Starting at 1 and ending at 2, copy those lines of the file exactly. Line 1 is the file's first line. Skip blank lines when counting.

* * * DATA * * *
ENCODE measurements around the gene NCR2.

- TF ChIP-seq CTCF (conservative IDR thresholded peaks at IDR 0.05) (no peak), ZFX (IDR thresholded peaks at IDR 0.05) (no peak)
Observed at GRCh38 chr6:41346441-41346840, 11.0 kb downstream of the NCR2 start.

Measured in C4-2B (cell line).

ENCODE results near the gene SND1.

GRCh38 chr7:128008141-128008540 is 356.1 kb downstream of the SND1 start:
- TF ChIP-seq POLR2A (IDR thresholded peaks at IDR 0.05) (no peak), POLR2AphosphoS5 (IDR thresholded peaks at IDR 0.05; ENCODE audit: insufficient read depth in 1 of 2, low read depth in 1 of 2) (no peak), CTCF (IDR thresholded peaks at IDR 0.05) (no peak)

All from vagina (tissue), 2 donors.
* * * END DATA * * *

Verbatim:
ENCODE measurements around the gene NCR2.

- TF ChIP-seq CTCF (conservative IDR thresholded peaks at IDR 0.05) (no peak), ZFX (IDR thresholded peaks at IDR 0.05) (no peak)